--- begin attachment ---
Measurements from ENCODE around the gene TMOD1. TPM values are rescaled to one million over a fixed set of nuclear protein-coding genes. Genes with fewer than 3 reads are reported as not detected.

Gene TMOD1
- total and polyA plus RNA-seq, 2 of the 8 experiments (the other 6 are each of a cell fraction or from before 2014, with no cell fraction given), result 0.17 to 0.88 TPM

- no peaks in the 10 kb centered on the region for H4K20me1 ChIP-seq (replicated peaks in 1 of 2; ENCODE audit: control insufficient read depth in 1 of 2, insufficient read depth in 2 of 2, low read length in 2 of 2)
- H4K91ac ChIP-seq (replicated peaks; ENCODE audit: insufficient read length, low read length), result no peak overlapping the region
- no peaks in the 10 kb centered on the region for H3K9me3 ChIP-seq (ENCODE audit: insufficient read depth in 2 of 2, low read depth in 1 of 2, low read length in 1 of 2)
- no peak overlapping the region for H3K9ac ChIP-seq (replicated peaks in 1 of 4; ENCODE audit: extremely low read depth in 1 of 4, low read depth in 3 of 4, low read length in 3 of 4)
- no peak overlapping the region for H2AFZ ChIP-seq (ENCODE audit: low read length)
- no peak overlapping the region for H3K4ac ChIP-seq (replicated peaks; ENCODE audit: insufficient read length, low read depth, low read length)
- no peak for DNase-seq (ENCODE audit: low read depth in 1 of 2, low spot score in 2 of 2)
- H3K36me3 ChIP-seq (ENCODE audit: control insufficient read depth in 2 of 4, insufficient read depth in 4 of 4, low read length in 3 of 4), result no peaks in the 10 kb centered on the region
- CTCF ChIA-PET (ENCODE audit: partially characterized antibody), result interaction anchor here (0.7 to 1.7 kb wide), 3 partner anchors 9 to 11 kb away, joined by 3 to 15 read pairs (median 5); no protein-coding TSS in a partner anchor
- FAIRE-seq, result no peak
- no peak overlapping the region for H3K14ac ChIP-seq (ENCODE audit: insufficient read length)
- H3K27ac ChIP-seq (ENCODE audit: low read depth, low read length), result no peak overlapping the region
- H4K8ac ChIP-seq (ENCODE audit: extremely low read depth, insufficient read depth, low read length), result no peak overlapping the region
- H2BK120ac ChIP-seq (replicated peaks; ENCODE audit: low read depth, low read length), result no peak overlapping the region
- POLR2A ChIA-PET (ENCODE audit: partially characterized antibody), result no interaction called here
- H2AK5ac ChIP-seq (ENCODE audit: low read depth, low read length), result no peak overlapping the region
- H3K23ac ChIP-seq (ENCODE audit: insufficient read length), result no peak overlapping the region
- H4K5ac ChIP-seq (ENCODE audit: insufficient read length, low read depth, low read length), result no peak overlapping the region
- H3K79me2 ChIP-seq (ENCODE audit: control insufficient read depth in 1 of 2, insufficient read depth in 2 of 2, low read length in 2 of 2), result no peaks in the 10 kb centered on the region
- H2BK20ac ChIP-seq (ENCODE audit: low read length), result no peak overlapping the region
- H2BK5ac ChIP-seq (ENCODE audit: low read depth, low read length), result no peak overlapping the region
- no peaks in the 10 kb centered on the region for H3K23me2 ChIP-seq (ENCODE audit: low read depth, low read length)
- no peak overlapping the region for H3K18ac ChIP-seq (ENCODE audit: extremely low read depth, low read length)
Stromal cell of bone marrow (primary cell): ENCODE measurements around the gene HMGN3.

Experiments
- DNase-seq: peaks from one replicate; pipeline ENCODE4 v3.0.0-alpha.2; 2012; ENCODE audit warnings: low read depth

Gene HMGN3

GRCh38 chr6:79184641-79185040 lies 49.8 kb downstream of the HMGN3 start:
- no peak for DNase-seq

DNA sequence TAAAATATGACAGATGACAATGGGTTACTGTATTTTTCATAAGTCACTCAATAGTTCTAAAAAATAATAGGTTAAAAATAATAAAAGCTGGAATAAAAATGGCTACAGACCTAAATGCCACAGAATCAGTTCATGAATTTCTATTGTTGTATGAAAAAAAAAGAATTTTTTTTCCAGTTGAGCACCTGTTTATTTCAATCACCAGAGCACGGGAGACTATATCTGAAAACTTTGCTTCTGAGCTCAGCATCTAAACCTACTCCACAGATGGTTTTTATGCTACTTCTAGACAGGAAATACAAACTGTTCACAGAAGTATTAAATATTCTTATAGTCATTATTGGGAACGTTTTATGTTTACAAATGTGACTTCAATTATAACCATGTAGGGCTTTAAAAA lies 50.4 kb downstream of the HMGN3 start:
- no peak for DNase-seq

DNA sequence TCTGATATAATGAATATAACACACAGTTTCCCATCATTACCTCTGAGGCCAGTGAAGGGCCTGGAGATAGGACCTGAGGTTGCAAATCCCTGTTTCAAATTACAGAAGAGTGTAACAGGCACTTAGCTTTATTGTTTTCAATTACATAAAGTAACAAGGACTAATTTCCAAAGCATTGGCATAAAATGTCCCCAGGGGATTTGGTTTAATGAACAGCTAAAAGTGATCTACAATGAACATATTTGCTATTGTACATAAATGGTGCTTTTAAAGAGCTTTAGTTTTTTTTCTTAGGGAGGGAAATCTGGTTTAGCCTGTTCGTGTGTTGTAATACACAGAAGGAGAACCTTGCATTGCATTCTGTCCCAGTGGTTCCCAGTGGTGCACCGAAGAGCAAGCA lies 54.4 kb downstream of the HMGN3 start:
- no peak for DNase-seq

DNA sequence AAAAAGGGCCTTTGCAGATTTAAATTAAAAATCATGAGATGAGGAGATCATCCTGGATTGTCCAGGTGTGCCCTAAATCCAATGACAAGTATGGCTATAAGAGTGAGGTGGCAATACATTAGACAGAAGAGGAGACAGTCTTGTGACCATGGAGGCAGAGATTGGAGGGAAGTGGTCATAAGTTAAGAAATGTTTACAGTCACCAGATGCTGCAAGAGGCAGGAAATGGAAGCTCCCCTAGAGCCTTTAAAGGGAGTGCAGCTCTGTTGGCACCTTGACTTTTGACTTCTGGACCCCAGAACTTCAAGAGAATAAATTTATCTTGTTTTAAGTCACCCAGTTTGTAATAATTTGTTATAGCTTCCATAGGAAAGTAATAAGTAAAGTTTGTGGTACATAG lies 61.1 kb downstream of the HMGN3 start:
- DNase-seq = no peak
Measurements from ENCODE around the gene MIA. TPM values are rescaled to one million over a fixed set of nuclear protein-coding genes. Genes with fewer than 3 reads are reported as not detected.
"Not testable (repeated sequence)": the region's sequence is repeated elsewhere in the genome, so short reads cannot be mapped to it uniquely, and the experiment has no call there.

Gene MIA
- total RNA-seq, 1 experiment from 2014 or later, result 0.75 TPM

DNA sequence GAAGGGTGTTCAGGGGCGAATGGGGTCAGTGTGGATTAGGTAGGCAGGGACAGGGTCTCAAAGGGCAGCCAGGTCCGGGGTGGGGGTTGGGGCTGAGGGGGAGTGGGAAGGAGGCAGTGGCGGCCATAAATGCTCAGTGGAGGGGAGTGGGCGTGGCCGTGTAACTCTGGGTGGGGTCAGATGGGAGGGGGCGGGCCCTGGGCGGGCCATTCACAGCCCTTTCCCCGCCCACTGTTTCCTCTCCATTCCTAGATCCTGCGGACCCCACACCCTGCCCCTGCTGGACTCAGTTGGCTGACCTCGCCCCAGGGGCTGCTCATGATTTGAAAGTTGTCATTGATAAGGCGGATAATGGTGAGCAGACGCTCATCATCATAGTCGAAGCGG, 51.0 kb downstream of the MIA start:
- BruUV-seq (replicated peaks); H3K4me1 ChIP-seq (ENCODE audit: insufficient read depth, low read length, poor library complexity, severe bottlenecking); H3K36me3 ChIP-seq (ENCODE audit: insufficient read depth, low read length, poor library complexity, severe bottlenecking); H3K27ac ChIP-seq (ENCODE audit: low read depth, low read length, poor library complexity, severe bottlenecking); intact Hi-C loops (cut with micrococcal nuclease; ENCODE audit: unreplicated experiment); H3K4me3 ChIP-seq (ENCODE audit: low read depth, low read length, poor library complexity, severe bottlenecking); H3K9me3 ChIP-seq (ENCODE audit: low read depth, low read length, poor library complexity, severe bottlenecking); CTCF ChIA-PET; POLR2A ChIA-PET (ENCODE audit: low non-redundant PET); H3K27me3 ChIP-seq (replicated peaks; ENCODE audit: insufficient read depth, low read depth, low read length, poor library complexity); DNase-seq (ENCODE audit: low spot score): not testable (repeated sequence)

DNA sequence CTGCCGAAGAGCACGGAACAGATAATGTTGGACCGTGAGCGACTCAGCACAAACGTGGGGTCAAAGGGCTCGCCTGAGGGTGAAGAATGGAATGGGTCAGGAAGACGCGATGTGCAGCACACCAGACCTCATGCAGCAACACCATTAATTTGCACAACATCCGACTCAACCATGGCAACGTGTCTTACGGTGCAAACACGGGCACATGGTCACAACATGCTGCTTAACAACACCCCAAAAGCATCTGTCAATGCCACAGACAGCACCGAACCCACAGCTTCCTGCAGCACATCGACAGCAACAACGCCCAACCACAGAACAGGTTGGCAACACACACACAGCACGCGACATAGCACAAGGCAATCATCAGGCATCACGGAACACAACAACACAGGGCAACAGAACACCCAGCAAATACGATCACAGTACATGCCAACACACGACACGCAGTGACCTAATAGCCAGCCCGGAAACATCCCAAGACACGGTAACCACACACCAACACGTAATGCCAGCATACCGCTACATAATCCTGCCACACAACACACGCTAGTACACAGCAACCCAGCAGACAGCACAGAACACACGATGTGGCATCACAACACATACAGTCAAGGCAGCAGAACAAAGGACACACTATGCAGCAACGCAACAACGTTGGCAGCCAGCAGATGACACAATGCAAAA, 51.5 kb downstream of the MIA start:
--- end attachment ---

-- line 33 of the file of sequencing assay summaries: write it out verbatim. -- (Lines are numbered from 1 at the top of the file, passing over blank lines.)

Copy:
DNA sequence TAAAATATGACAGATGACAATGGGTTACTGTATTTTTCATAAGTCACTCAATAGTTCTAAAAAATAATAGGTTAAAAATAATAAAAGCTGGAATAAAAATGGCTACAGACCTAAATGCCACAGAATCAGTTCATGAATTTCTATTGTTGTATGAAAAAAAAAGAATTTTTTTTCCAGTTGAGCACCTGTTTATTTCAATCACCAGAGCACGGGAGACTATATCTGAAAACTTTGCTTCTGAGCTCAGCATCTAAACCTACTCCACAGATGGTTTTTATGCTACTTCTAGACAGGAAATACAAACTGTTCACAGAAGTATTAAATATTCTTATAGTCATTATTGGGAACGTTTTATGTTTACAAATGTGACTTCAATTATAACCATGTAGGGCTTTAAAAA lies 50.4 kb downstream of the HMGN3 start: